When you work with tables you work in two different views: the Datasheet view and the Design view. The Datasheet view is used to enter, view and edit data. The Design view is available to create and edit a table's structure. Creating tables from scratch in the Design view allows you to build the table from the bottom up and gives you complete control over all aspects of the table's design.

TERM

Design View This view allows you to enter field names, select the data type that a field will hold, and customize each field's properties. A Design view is available for all the Access objects, including tables, forms, queries, and reports.

 

The Design view isn't the only way to create a table from scratch in Access. You can also create a table in the Datasheet view by labeling your field columns directly on the table's datasheet; this method is similar to creating a worksheet in Excel. We will take a look at both methods for creating a new table.

TERM

Datasheet View This view places each record in a separate row and each field in a separate column (column headings are provided by the field names). This view is used to enter data directly into the table. You will use the Datasheet view whenever you want to view the records in the table or add or edit records.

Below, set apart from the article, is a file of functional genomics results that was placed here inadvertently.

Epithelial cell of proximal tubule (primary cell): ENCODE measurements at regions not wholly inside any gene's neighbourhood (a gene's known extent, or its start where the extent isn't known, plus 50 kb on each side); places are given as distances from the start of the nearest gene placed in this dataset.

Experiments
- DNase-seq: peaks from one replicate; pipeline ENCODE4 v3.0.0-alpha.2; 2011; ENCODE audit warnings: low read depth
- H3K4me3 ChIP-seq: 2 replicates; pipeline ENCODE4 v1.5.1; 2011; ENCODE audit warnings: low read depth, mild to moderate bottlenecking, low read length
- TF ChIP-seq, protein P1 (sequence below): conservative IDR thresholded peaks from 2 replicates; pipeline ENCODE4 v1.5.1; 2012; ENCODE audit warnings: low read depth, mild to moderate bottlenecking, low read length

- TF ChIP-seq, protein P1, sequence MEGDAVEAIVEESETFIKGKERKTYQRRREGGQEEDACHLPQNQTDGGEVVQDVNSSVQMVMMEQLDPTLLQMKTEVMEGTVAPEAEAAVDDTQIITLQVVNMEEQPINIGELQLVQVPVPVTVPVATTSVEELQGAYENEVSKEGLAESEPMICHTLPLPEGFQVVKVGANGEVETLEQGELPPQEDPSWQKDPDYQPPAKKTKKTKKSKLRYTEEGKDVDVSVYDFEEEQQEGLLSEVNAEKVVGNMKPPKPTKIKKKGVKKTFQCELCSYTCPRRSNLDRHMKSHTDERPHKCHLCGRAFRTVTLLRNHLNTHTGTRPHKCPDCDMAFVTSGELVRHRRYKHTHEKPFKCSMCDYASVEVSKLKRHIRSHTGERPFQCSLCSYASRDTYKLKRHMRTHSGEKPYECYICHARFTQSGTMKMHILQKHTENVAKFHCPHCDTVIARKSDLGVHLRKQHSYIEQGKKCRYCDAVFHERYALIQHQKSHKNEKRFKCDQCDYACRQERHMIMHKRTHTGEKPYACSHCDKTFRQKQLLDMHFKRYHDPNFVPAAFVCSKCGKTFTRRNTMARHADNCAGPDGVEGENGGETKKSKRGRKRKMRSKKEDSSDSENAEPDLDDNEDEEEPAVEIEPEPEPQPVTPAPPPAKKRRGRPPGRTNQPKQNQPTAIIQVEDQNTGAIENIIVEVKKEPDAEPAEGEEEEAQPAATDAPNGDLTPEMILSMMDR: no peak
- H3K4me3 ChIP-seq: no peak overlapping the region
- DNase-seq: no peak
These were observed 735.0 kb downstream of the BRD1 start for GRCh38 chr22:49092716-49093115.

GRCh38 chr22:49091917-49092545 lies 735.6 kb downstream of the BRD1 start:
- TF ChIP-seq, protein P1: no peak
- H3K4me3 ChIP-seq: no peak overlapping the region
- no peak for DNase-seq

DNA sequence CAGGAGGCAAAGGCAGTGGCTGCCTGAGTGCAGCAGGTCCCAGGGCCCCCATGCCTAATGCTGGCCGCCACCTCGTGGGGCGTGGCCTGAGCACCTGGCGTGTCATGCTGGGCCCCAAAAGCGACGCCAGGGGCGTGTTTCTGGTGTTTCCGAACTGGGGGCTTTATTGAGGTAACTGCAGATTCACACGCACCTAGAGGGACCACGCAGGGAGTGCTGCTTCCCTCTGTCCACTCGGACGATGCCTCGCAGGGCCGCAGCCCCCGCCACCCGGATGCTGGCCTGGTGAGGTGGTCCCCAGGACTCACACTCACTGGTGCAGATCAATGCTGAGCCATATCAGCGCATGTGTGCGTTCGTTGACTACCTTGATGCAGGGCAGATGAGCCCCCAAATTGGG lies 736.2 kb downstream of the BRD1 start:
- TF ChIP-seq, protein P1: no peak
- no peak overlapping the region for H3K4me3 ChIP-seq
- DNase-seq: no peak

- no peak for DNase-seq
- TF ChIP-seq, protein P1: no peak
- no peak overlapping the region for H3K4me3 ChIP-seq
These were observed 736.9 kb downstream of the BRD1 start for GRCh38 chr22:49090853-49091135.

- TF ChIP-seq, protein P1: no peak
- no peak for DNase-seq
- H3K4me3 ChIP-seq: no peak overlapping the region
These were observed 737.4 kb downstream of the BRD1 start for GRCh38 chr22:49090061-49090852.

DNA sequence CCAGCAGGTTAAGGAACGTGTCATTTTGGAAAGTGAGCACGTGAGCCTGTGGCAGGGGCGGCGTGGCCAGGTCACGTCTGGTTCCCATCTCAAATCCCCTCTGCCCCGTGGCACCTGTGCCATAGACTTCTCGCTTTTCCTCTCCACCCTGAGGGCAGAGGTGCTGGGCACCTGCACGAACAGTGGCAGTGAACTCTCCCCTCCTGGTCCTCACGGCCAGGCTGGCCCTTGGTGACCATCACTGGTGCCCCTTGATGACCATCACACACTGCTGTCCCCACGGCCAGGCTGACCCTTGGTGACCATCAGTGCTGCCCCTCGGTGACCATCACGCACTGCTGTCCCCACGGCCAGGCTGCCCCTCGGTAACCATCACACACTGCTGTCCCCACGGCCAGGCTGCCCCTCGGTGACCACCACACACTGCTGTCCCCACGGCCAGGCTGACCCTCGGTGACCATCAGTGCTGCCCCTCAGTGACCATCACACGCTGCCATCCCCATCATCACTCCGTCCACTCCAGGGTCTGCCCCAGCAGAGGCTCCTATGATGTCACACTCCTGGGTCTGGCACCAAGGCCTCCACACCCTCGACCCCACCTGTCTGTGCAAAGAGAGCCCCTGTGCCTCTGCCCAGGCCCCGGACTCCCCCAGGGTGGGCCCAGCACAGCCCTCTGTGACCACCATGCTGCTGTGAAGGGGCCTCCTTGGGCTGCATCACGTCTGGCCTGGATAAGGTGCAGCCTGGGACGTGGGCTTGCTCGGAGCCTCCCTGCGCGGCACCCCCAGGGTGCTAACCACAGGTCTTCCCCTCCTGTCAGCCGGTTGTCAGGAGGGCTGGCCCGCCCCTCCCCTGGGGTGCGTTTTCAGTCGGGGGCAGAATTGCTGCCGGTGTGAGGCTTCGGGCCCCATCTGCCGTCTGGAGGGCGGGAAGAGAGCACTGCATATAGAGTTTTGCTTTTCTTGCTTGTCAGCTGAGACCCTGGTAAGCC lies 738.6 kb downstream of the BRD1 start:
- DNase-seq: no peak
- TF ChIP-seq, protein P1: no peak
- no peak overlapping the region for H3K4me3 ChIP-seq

Creating a Table in Table Design View

When you create a table in the Design view, you are creating the structure for the table; you create a list of the fields that will be in the table. You also select the data type for each field. (Fields can hold text, numbers, even graphics—you learn the types of fields that can be created later in this lesson.) You also have the option of entering a description for each field. Field descriptions are useful in that they provide a quick summary of the type of data that goes into the field.

Another issue that relates to creating a table in the Design view (or editing a table's structure in the Design view) is that any changes you make must be saved before closing the table. If you have worked in other applications, such as Word or Excel, you might think that saving your work is just common sense. However, when you actually start working on entering data into a table or a form, Access automatically saves your records as you enter them. Therefore, in Access, you need to remember to save only the changes that you make to the structure of a table, form, query, or report. You learn more about this in Lesson 5, "Editing a Table's Structure."

To create a table in Table Design view, follow these steps: